I read Foe by J.M. Coetzee for my World Literature class, and could not put it down. This was unusual for me, especially because I had so much other work to do. Even so, I finished it weeks early and spent most of my spring break thinking about all of the issues it had brought to light. Foe is a post-colonial revision of Daniel Defoe’s Robinson Crusoe, adopting the characters Cruso and Friday from this novel. Coetzee changes plot and character–even the spelling of Crusoe–in his revision, so much so that Foe barely resembles Robinson Crusoe.
This postmodern novel uses language to address the fallibility of language–a highly meta-textual topic that postmodernism often addresses. It also attempts to answer the question posed by Gayatri Spivak: Can the Subaltern Speak? Friday, whose tongue has been cut out in Coetzee’s rewriting, exists as a perfect example of the subaltern who arguable does not even try to communicate with the narrator, Susan Barton.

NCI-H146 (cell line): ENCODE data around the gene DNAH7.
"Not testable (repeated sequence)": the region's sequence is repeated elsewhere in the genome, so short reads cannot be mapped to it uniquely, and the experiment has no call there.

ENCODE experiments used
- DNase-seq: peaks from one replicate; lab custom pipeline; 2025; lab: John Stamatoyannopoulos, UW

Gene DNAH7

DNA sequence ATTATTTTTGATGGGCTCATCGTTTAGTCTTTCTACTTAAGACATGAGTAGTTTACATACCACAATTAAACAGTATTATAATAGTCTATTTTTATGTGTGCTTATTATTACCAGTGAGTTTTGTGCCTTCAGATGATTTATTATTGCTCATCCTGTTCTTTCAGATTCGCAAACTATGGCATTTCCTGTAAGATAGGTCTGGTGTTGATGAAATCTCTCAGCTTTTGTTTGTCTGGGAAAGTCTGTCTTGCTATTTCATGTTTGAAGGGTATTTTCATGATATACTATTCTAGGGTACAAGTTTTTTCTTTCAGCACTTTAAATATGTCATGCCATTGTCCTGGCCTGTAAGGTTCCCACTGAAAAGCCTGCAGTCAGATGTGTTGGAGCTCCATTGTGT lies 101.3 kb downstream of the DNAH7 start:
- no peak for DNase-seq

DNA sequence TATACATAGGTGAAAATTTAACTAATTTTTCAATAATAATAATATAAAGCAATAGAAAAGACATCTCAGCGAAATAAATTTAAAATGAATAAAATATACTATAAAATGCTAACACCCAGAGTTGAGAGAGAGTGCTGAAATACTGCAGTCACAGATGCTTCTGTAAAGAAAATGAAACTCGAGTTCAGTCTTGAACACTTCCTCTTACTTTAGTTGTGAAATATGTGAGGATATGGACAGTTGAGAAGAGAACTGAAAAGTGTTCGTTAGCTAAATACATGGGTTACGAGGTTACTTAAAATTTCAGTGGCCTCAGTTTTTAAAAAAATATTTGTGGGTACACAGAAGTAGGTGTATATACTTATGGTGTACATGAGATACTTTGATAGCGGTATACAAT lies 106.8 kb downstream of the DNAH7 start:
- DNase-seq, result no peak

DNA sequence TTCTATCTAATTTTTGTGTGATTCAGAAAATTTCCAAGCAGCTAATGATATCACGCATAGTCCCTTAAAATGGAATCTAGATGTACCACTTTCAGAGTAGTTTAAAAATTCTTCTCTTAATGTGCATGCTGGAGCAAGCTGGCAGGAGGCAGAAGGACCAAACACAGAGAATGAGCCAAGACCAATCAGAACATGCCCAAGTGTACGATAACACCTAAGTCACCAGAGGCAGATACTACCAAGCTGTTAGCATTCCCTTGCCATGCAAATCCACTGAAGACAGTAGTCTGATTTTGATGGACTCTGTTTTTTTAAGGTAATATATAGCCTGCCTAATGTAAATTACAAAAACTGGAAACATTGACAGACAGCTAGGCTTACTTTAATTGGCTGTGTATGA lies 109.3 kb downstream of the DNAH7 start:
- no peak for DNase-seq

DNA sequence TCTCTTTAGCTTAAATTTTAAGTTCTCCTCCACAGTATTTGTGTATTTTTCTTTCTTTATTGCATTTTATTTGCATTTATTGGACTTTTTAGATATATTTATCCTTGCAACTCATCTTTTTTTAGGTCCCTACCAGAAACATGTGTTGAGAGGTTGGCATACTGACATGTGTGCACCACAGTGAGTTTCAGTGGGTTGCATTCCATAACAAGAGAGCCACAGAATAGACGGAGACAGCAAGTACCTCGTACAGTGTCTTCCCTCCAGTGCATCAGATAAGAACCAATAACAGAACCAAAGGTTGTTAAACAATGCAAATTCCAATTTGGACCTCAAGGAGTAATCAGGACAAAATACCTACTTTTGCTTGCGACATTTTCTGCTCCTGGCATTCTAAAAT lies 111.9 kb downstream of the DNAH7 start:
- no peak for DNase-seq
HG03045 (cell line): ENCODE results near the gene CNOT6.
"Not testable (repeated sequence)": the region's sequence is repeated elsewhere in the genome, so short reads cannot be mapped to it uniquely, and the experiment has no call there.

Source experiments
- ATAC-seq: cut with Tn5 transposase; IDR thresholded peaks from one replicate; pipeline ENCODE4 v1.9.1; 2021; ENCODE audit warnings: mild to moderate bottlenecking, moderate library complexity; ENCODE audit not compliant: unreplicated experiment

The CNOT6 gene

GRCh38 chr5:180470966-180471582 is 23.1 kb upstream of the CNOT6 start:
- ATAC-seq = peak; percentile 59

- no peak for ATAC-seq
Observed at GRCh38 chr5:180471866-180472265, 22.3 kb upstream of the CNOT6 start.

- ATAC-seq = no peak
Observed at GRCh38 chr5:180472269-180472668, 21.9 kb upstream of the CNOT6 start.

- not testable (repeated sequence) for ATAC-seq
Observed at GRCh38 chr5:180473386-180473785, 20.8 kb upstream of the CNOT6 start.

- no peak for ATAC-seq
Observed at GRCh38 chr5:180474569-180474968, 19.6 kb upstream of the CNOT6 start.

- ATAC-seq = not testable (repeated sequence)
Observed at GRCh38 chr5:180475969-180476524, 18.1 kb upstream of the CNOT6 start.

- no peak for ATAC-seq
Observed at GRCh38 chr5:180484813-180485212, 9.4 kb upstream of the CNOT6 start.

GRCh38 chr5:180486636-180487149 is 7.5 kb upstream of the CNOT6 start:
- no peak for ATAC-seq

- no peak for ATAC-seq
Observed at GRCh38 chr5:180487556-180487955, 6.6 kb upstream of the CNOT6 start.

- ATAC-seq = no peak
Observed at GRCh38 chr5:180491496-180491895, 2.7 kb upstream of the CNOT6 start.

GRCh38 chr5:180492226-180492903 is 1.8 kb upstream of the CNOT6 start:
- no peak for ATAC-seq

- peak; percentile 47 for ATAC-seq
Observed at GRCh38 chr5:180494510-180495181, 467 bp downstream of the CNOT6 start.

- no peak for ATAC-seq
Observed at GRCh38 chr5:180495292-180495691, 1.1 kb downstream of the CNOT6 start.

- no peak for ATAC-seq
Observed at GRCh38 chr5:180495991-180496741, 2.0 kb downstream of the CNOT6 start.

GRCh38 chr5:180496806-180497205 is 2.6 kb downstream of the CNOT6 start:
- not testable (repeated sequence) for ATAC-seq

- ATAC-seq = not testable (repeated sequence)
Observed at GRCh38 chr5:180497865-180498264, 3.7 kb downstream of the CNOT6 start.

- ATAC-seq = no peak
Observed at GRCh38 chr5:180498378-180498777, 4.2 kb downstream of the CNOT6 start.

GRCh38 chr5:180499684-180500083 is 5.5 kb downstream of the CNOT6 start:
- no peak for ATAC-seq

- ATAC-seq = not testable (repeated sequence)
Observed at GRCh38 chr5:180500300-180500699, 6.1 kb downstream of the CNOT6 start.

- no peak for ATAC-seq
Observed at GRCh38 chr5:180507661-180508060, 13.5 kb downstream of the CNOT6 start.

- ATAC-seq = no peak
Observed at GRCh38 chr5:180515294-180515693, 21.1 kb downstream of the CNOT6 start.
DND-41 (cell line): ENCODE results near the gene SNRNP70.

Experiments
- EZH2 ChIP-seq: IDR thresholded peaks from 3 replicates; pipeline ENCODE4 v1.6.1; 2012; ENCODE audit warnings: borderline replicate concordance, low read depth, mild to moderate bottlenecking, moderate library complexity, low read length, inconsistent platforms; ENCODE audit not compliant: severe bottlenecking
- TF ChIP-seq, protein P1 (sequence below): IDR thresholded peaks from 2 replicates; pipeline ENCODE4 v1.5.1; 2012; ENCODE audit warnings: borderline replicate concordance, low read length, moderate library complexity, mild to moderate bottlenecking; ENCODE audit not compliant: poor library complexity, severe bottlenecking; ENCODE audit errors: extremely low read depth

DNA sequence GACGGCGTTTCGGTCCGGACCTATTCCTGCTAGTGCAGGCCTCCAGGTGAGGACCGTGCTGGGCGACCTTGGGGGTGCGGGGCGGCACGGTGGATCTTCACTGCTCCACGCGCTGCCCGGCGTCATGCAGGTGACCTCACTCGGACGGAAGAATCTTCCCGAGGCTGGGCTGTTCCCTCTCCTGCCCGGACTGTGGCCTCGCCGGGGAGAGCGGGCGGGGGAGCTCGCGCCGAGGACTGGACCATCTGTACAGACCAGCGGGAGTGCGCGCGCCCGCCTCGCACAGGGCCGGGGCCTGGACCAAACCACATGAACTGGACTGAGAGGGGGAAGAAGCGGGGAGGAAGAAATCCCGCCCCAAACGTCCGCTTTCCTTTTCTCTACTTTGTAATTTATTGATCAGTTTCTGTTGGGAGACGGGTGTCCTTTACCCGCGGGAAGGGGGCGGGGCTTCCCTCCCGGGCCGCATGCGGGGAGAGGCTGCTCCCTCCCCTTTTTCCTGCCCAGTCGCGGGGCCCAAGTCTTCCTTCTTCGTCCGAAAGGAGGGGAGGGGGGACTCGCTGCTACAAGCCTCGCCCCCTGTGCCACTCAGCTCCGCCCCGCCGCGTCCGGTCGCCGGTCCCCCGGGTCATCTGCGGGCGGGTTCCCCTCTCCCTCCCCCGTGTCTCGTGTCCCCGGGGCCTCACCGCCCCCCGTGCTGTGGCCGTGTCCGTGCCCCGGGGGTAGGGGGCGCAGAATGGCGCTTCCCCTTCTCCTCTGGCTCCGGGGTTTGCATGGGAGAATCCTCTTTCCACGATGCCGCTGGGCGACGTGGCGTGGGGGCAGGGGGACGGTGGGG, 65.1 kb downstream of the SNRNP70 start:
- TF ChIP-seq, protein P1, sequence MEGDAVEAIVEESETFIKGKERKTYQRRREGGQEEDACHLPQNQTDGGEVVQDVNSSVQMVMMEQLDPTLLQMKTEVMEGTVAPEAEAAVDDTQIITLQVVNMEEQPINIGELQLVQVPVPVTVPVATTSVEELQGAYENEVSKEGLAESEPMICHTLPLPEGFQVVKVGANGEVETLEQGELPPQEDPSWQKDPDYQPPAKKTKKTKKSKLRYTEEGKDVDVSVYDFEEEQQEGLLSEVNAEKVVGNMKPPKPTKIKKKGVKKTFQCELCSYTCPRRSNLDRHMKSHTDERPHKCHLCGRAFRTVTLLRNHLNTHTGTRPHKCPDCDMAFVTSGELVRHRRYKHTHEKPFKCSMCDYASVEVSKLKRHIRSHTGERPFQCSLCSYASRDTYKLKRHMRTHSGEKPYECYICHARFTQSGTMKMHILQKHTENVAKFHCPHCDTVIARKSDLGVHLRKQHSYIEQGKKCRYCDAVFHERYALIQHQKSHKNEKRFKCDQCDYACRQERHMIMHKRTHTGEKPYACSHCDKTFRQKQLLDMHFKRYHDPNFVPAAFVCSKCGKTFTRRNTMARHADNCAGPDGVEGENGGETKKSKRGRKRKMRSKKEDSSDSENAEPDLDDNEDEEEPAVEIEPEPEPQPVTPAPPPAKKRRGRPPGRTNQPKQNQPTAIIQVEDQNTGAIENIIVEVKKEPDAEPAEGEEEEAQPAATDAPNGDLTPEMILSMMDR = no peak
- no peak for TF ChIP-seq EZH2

Overall, this is a fantastic read, and I would recommend it to anyone who wants to do some serious thinking. Part IV of this text is boggling and offers no resolution to this multi-valent text. Do not read this if you are looking for a happy ending, or a neatly tied up story, but if you want to challenge yourself, this is the book for you.
*Foe was published in 1986 by the Penguin Group. It received the Nobel Prize in Literature in 2003. Coetzee is also a Booker Prize-winning author.